and that suit might be brought and recovery had upon this bond by any person who had supplied "labor or materials for the prosecution of such work," the Act of 1905 specified that recovery could be had by the persons who had "furnished labor or materials used in the construction or repair" of the work. But the change in phraseology is not significant. The purpose of the amendment was merely to secure to the United States preference over others in the satisfaction of its claim against the contractor. Illinois Surety Co. v. Peeler, 240 U. S. 214, 240 U. S. 218. See Report of Committee on H R. 13,626, 58th Congress, Second Session, No. 2360. It was pointed out in Mankin v. Ludowici-Celadon Co., 215 U. S. 533, 215 U. S. 538, that,
"in respect to the condition of the bond required to be given, the language of the amended act is precisely the same as that contained in the Act of August 13, 1894,"
and in Hill v. American Surety Co., 200 U. S. 197, 200 U. S. 201, that, "in respect to the persons entitled to the benefit of the bond, there has been no material change in the act." Illinois Surety Co. v. Peeler, supra, p. 240 U. S. 224.
This Court has repeatedly refused to limit the application of the act to labor and materials directly incorporated into the public work. Thus, in Title Guaranty & Trust Co. v. Crane Co., 219 U. S. 24, 219 U. S. 34, the claims for which recovery was allowed under the bond included not only cartage and towage of material, but also claims for drawings and patterns used by the contractor in making molds for castings which entered into the construction of the ship. In United States Fidelity Co. v. Bartlett, 231 U. S. 237, where the work contracted for was building a breakwater, recovery was allowed for all the labor at a quarry opened fifty miles away. This included, as the record shows, the labor not only of men who stripped the earth
to get at the stone and who removed the debris, but carpenters and blacksmiths who repaired the cars in which the stone was carried to the quarry dock for shipment, and who repaired the tracks upon which the cars moved. And the claims allowed included also the wages of stablemen who fed and drove the horses which moved the cars on those tracks. In Illinois Surety Co. v. John Davis Co., 244 U. S. 376, recovery was allowed not only for the rental of cars, track and other equipment used by the contractor in facilitating his work, but also the expense of loading this equipment and the freight paid thereon to transport it to the place where it was used. As shown by these cases, the act and the bonds given under it must be construed liberally for the protection of those who furnish labor or materials in the prosecution of public work.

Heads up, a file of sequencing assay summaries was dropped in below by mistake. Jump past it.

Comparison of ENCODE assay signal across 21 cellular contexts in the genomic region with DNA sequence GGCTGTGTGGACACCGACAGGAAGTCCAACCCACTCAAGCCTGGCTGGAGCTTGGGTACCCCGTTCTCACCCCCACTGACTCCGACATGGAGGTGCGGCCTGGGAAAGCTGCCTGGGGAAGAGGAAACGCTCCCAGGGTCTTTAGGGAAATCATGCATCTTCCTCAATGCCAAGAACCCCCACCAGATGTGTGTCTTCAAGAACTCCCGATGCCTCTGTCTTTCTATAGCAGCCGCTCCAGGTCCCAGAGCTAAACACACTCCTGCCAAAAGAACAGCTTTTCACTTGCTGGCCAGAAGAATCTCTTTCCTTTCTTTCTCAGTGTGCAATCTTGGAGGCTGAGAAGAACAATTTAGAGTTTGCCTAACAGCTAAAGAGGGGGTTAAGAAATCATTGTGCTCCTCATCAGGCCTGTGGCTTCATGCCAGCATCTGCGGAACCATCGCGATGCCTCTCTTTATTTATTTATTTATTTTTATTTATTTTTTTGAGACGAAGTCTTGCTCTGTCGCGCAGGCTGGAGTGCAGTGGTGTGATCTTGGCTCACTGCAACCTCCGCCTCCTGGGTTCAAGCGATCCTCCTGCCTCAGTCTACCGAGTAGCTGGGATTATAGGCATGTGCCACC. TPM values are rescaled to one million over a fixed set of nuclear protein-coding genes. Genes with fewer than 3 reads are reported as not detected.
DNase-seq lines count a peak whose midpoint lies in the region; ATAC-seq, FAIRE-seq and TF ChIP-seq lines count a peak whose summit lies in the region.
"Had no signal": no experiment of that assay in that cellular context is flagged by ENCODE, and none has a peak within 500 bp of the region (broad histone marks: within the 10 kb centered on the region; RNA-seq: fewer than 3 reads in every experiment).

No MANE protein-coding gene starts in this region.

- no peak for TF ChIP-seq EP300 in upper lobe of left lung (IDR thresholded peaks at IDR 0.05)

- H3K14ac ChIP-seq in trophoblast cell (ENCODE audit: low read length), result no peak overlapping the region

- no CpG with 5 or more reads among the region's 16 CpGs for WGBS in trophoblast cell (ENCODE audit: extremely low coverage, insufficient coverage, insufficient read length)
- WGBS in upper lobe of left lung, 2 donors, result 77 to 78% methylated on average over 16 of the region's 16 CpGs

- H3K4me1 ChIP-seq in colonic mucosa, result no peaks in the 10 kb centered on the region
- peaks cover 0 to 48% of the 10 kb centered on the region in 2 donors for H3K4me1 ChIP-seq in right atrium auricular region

The circuit court of appeals deemed immaterial the special circumstances under which the supplies were furnished and the findings of fact by the trial court that they were necessary to and wholly consumed in the prosecution of the work provided for in the contract and bond. In our opinion, these facts are not only material, but decisive. They establish the conditions essential to liability on the bond. The bare fact that the supplies were furnished to the contractor and were consumed by workmen in its employ would have been immaterial. A boarding house might be conducted by the contractor (like some company stores concerning which states have legislated, Keokee Coke Co. v. Taylor, 234 U. S. 224) as an independent enterprise undertaken solely in order to utilize the opportunity for separate and additional profit afforded by the congregation of many laborers in the particular locality where the public work is being performed. The laborers might resort to such a boarding house in the exercise of individual choice in the selection of an eating place. Under such circumstances, the furnishing of supplies would clearly be a matter independent of the work provided for in the
contract, and would not entitle him who had furnished the groceries used in the boarding house to recover on the bond. But here, according to the undisputed facts and the findings of the trial court, the furnishing of board by the contractor was an integral part of the work, and necessarily involved in it. Like the supplying of coal to operate engines on the dredges, it was indispensable to the prosecution of the work, and it was used exclusively in the performance of the work. Groceries furnished to a contractor under such circumstances and consumed by the laborers are materials supplied and used in the prosecution of the public work. The judgment of the circuit court of appeals is therefore reversed, and that of the district court affirmed.
MR. JUSTICE McKENNA, MR. JUSTICE PITNEY, and MR. JUSTICE McREYNOLDS, dissent.